Up until now, Amazon.com's chief executive, Jeffrey Bezos, has followed the Internet scenario to a T: come up with a fresh idea, turn it into a success and file for a public offering.
The hoped-for storybook ending is, of course, to make a killing in the stock market and become yet another under-40- year-old millionaire thanks to the 'Net.
But when Amazon.com's shares go on sale later this spring, the offering will be greeted by a skeptical Wall Street community that's in no mood to take chances in this season of Internet discontent.
The market has pulled back from its technology love fest of a year ago, when all it took was inclusion of the word "Internet" in a prospectus for millions of investors to snap up the new issue.
Amazon.com, which announced its initial public offering plans on Monday, is a bookseller that sells its wares over the Internet. But there are questions about the company's staying power once larger book merchandisers, such as Barnes & Noble and Borders Bookshops, move their operations into cyberspace.
What is more, an analysis of Amazon.com's prospectus indicates that the Seattle company may not be able to make it into the black for some time--with or without the arrival of new rivals moving into its backyard.
"The Company believes that it will incur substantial operating losses for the foreseeable future, and that the rate at which such losses will be incurred will increase significantly from current levels," the document says. "Although the Company has experienced significant revenue growth in recent periods, such growth rates are not sustainable and will decrease in the future."
Prospectuses are often worded so as to keep expectations low, but that statement underscores the concerns that analysts express about the company's long-term prospects.
"I don't have the foggiest notion of how they ever plan on making money," said Mark MacGillibray, principal at H&M; Consulting, in Sunnyvale, Calif. "I don't think they'll turn around, and neither do they."
Amazon.com is asking prospective buyers to pay $13 a share, which would net the company $37.3 million. Since its founding in 1994, the company has racked up a $6 million deficit.
From the day it opened for business, Amazon.com has had trouble turning a profit because its costs have risen right along with its sales--a combination that MacGillibray says can prove deadly.
"If they have to increase sales [to make a profit], they also have to increase costs as well," he said.
But if it is not the next Netscape Communications Corp., Amazon.com is still a successful company that has enjoyed quite rapid growth. Last year, sales soared to $15.7 million from $511,000 the prior year. And the number of visits to the site jumped form 2,200 in December 1995 to approximately 50,000 in December 1996.
However, the company's cost of goods also increased during the same period, climbing to $12 million from $409,000, while operating expenses increased to $9.4 million from $406,000.
Some of the money went to beef up Amazon.com's computer systems in order to better handle sharp increases in Internet traffic.
"Let's look at AOL. Remember what happened to those guys? They offered all you can eat, and their server lines were so swamped they couldn't deal with it," said Larry Dietz, vice president of Zona Research, in Redwood City, Calif. "You have to step back and say, `Do they have to be successful at a volume they can't handle?' "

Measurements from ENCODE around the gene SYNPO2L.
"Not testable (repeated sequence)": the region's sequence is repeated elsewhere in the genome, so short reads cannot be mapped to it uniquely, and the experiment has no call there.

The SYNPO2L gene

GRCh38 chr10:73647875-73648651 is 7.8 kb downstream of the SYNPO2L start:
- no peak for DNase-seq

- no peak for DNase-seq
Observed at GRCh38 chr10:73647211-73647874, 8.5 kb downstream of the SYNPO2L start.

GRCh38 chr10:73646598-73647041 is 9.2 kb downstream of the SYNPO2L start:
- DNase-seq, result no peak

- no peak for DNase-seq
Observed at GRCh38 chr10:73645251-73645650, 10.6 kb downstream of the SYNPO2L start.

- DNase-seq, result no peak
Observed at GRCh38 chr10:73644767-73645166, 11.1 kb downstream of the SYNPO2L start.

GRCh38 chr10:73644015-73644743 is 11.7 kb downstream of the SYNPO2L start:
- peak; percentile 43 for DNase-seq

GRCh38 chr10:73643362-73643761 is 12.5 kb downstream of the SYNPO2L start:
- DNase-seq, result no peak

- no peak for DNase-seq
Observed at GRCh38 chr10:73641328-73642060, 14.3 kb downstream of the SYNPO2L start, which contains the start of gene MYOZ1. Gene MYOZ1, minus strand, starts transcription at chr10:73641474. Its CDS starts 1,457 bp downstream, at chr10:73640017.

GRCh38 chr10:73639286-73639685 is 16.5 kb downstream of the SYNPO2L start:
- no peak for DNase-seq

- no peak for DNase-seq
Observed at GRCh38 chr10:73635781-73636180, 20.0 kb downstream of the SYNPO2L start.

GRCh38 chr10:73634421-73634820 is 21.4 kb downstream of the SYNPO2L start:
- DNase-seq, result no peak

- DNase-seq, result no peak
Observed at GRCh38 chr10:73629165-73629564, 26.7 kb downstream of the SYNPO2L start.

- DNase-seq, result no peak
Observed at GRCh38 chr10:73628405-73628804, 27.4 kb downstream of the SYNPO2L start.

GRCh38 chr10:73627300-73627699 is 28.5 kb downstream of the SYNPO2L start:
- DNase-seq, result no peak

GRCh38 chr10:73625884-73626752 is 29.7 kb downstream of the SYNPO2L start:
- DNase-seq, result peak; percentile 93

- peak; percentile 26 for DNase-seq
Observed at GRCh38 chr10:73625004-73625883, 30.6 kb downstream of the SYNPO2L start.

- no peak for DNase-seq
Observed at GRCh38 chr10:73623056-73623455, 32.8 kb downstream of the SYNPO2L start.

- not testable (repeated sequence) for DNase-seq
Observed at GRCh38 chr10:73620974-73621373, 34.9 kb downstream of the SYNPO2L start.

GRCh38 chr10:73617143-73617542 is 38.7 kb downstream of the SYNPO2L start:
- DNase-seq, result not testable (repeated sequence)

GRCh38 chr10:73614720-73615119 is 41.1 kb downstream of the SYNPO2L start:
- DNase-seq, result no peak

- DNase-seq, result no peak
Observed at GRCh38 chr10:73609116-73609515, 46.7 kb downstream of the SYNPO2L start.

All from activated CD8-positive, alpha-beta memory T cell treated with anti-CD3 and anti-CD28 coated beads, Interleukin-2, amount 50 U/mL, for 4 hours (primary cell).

And, of course, a big concern going ahead for Amazon.com is the competition.
The day before Barnes & Noble launched its site on America Online last week, Amazon.com slashed 40 percent off list prices for many of its books. The move was interpreted as a pre-emptive strike aimed at Barnes & Noble. But analysts question whether the company can afford to get bogged down in a tit-for-tat price war with a larger rival that can "out-discount" it every day of the week. Amazon.com's business model works on very thin profit margins. And like a distributor, it needs to sell high volumes of product in order to stay in the black.
"Amazon probably doesn't buy in volume anywhere close to what Barnes & Noble does," said Melissa Bane, an analyst at The Yankee Group Inc., in Boston. "The value-add of the mainstream coming on now will be to undercut [Amazon] on prices."
"They have the IT structure, they have the relationship with the distributors, they 'own' a lot of the authors," Bane continued. "There will be a tight race there, and pricing could get ugly."
Still, analysts pointed out that Amazon.com does enjoy advantages over Web newcomers. The company has a strong brand name and offers some nifty technology tricks, such as a service that notifies users via E-mail when books by favorite authors are issued. The service also suggests books based upon reader preferences.
"That function allows me to establish a connection with my customer," Dietz said. "If I already have a connection with Amazon, am I going to spend the time to start over with Barnes & Noble just to save a buck a book? Absolutely not. The reason I'm with Amazon is I don't have spare time."
Meanwhile, Amazon.com has established relationships with other Web entities through its licensing program that then sell books over the Net through the company. Analysts said the decision to cross-market and co-market was a smart move since--at least in its early phases--the Amazon.com name wasn't as synonymous with books as the name Barnes & Noble.
Yet book buyers are fickle and often attracted to the outlet that offers the best prices. Analysts note that Amazon.com's "value-added" features are no guarantee that browsers won't buy elsewhere.
"I could get my editor's choice or recommendation from Amazon and then go up the street to Borders and have my cappuccino and buy the book there," Dietz said.